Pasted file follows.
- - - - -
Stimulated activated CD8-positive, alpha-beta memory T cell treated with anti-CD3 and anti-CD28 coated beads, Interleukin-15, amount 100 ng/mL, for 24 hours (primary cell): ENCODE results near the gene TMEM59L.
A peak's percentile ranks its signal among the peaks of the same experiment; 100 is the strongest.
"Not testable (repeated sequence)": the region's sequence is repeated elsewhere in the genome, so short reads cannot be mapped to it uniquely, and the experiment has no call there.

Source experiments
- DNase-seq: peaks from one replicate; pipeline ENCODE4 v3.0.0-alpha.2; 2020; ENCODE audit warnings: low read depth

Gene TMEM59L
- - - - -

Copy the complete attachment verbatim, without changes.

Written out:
Stimulated activated CD8-positive, alpha-beta memory T cell treated with anti-CD3 and anti-CD28 coated beads, Interleukin-15, amount 100 ng/mL, for 24 hours (primary cell): ENCODE results near the gene TMEM59L.
A peak's percentile ranks its signal among the peaks of the same experiment; 100 is the strongest.
"Not testable (repeated sequence)": the region's sequence is repeated elsewhere in the genome, so short reads cannot be mapped to it uniquely, and the experiment has no call there.

Source experiments
- DNase-seq: peaks from one replicate; pipeline ENCODE4 v3.0.0-alpha.2; 2020; ENCODE audit warnings: low read depth

Gene TMEM59L